MIAMI — Wait, it’s not over yet.

Before the champagne in Mark Cuban‘s hair dries and the victory parade through downtown Dallas kicks off, we wanted to share our final observations from the thrilling, roller coaster ride that was The Finals.

It’s not easy trying to capture two months of riveting drama, on and off the court, in the limited amount of time we have — kudos to the 2010-11 NBA champion Dallas Mavericks, by the way.

That’s why we forced a couple of old friends of the program to join us on Episode 60 of The Hang Time Podcast to see if they could help us figure it all out.

Michael Wallace of’s Heat Index and Gregg Doyel of weighed in with their takes on Dirk Nowitzki, LeBron James, Jason Terry, Dwyane Wade, Chris Bosh and all things Finals.


As always, we welcome your feedback. You can follow the entire crew, including the Hang Time Podcast, co-hosts Lang Whitaker of SLAM Magazine and Sekou Smith of, as well as our super producer Micah Hart of’s All Ball Blog.

– To download the podcast, click here. To subscribe via iTunes, click here, or get the xml feed if you want to subscribe some other, less iTunes-y way.

You Try Explaining This One Away

OKLAHOMA CITY — Russell Westbrook‘s confidence is admirable.

The Thunder All-NBA point guard refused to budge on his ongoing stance in these Western Conference finals that whatever struggles his team endures are self-inflicted.

“We just didn’t make shots,” he said after the Thunder’s Game 4 meltdown that coincided with the Mavericks’ miraculous comeback to shift the momentum in this series decidedly into the favor of the men from Dallas.

Does he believe that? Or is it his defense mechanism for trying to cope with that which he can not — or does not — comprehend?

It’s more than just missed shots young fella, so much more. (Dirk Nowitzki, Shawn Marion, Jason Kidd and the rest of the relentless Mavericks’ veterans had a little something to do with it, no?)

But in your defense, there were plenty of us that struggled to make sense of what we saw last night. Lots of us will have a tough time explaining this one away, as no doubt you and your Thunder teammates will for years to come.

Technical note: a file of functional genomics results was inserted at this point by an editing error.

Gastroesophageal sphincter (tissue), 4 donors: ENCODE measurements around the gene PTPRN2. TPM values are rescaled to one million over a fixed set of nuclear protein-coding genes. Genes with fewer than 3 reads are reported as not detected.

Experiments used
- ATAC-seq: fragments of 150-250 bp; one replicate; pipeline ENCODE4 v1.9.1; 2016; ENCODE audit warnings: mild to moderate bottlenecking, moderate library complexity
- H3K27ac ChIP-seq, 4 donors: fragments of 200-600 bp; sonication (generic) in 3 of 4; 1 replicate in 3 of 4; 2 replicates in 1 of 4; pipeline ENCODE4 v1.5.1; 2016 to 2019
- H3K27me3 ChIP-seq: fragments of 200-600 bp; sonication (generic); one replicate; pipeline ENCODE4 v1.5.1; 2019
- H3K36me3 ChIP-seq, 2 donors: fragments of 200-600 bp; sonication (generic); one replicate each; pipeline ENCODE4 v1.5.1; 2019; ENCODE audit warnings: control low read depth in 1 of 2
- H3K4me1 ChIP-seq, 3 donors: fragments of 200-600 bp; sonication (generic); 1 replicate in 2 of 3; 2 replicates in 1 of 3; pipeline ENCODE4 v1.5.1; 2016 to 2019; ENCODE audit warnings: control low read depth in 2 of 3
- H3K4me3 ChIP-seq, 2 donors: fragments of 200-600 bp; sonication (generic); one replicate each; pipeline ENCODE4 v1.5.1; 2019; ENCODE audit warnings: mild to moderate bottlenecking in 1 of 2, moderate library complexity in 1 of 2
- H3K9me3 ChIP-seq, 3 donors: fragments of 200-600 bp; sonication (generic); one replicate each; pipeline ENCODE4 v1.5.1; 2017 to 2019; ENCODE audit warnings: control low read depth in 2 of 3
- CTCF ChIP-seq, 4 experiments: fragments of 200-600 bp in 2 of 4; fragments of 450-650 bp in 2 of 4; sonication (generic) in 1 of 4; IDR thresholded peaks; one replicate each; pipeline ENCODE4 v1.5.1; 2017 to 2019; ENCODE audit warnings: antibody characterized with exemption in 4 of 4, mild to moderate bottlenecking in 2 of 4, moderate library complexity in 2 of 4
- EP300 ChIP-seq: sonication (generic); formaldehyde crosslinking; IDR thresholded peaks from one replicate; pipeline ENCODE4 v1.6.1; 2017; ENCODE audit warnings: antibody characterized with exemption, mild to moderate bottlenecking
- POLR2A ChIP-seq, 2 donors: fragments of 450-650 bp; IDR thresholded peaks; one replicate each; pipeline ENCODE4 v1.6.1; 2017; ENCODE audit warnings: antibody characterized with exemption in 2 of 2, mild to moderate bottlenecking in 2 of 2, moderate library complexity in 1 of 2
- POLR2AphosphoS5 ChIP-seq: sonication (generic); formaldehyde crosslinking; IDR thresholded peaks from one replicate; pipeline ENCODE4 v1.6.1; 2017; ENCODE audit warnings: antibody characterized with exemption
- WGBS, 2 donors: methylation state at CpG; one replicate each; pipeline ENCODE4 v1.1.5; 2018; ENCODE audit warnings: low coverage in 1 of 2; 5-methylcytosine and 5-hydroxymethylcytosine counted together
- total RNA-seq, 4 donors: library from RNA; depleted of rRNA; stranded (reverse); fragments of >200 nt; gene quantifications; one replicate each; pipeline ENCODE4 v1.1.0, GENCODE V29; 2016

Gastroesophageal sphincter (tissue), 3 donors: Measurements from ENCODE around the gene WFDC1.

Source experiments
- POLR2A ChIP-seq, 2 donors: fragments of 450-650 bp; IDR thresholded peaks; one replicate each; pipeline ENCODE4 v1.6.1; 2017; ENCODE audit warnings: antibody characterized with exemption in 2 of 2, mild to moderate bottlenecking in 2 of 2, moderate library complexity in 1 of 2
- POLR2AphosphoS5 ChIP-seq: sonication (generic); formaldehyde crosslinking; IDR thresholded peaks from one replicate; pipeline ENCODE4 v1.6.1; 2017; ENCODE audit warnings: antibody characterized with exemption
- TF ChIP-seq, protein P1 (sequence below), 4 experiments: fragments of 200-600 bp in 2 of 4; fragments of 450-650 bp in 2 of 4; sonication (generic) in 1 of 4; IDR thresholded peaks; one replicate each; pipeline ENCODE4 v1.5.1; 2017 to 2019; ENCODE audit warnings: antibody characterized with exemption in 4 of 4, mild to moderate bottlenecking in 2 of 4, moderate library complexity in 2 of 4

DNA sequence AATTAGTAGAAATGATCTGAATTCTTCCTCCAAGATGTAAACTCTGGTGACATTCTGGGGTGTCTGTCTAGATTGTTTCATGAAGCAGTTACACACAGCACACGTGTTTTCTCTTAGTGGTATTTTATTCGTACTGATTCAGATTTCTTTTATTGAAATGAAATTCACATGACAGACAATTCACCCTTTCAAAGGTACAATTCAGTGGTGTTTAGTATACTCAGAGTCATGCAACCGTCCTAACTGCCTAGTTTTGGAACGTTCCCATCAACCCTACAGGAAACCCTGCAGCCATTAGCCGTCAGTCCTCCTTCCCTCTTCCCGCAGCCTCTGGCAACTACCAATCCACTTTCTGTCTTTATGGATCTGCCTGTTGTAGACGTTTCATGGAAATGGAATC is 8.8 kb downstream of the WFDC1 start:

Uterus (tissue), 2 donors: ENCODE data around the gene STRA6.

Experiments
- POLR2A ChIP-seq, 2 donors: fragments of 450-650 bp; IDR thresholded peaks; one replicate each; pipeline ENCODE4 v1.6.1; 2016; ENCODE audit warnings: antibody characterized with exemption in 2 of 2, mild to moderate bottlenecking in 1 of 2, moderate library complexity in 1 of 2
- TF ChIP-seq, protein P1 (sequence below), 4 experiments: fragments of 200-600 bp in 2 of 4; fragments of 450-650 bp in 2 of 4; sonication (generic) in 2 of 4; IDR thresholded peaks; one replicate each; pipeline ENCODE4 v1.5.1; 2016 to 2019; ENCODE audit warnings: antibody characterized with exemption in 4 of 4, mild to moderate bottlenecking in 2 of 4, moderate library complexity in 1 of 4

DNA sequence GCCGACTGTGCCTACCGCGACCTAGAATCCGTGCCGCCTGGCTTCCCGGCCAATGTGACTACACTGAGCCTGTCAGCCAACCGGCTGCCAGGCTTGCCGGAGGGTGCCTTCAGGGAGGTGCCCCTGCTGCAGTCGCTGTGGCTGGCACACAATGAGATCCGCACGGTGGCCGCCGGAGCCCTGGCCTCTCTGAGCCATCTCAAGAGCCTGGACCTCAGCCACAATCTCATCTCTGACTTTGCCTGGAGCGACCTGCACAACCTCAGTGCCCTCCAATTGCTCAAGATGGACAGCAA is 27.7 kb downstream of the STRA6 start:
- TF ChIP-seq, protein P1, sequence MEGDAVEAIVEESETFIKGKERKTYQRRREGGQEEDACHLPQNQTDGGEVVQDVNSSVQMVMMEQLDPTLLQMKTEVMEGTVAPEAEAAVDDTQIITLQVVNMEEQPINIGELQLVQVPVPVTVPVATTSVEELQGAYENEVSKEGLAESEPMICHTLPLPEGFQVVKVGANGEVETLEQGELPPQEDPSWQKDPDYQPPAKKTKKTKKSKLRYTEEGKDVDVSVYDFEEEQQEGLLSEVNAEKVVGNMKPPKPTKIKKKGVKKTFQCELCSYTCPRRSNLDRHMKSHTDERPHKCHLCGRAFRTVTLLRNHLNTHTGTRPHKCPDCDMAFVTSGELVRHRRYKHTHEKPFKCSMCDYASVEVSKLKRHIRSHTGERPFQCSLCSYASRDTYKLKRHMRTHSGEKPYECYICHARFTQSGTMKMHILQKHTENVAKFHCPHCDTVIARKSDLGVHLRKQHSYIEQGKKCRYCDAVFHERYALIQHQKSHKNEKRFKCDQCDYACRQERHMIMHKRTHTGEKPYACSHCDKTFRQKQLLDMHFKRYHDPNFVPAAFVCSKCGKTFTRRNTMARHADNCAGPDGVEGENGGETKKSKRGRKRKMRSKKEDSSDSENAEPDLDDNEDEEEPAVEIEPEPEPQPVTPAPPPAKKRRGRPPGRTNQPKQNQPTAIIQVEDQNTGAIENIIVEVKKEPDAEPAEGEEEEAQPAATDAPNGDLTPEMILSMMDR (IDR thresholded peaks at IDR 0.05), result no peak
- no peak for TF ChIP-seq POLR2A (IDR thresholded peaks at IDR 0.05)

A few brave souls tried to do it on the spot.

Gregg Doyel of saw it this way:

Kevin Durant and Russell Westbrook didn’t have to be great down the stretch to win this game. They’d already been great, Durant especially, for most of four quarters. That gave Oklahoma City a 15-point lead with less than five minutes to play, and from that point, greatness was no longer required. Mediocrity would have worked. Hell, below-average play would have gotten the job done.

But Durant and Westbrook were neither mediocre nor below average. In the final minutes, they were awful.

And Dirk Nowitzki was not.

And that’s how it happened. Durant missed shots. Westbrook missed shots. Nowitzki didn’t miss a damn thing. That put the game into overtime, where it continued. More misses from Westbrook and Durant. More turnovers. More Nowitzki. In the final 10 minutes of regulation and OT, Westbrook and Durant were 1 for 12 from the floor and 0 for 2 from the line, and they committed three turnovers. Nowitzki? He scored 14 points in those 10 minutes.

That’s how Dallas won, taking a larcenous 112-105 victory for a 3-1 lead in the Western Conference finals.

… and Barry Tramel of the Oklahoman:

Now we know.

Now we know why experience matters. Now we know why you’ve got to pay your dues.

Now we know why young teams, no matter how good, no matter how talented, now matter how athletic, no matter how blessed, eventually get derailed in this meat-grinder known as the NBA playoffs.
The old Mavericks beat the young Thunder 112-105 in overtime for the simplest of reasons.

The tortoise kept running. The hare, not so much.